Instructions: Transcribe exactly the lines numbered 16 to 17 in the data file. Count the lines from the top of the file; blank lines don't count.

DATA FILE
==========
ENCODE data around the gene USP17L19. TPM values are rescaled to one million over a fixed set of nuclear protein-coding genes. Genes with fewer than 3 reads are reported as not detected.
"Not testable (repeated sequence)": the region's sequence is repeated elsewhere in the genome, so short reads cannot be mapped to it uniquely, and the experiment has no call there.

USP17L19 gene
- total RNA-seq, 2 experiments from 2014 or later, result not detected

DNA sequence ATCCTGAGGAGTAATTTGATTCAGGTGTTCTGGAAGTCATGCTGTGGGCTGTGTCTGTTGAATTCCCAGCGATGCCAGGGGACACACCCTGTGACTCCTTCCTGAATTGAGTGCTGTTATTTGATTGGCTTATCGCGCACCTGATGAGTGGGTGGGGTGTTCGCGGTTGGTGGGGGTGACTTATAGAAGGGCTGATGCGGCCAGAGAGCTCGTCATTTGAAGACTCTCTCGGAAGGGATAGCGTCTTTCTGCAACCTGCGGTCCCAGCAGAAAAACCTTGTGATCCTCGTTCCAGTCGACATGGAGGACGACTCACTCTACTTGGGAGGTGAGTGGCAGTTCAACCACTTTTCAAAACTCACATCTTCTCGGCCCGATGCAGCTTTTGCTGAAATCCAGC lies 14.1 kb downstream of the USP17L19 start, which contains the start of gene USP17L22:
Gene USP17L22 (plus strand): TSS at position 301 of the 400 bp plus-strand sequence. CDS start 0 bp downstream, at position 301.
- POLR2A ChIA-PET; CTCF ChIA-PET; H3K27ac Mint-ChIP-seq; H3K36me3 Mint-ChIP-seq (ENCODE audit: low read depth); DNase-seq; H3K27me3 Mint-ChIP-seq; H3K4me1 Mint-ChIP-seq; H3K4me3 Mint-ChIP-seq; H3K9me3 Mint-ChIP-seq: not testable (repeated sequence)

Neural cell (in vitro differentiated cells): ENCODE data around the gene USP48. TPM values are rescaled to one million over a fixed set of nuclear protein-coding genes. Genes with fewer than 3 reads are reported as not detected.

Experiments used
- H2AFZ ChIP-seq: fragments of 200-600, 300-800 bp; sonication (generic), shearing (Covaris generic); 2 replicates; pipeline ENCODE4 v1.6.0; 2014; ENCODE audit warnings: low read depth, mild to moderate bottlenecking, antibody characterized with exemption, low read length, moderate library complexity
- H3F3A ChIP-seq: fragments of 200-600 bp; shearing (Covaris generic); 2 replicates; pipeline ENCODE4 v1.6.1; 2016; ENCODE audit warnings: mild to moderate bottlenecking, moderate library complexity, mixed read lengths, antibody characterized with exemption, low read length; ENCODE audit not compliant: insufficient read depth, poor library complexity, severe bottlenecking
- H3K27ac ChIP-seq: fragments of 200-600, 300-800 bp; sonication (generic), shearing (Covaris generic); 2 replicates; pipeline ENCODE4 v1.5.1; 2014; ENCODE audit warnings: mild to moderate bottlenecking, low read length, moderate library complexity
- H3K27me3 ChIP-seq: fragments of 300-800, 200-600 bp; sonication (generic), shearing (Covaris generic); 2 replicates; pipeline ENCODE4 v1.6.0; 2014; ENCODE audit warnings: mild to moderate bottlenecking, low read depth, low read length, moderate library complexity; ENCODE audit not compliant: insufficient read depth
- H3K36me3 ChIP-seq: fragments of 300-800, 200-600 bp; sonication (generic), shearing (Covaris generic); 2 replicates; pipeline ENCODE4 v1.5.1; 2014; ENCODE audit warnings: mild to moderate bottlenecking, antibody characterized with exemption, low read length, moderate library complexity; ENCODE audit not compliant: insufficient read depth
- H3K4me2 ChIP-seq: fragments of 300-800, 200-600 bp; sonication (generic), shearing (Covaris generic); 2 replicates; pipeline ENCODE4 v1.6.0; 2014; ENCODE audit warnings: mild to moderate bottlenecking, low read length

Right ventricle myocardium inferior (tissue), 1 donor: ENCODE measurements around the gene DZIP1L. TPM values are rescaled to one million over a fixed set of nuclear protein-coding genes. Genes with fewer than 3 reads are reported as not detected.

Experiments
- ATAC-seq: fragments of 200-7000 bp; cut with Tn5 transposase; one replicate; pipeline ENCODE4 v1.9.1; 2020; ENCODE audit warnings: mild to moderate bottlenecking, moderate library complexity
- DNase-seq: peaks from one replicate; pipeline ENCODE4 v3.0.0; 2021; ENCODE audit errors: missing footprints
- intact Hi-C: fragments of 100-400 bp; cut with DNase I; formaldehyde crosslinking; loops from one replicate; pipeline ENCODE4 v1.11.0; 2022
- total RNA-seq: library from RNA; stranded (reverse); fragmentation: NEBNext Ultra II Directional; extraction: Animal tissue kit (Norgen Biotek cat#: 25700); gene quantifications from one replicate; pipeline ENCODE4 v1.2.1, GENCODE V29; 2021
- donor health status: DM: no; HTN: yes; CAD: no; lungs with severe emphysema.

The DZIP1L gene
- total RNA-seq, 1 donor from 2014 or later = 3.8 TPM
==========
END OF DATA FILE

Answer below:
Right ventricle myocardium inferior (tissue), 1 donor: ENCODE measurements around the gene DZIP1L. TPM values are rescaled to one million over a fixed set of nuclear protein-coding genes. Genes with fewer than 3 reads are reported as not detected.

Experiments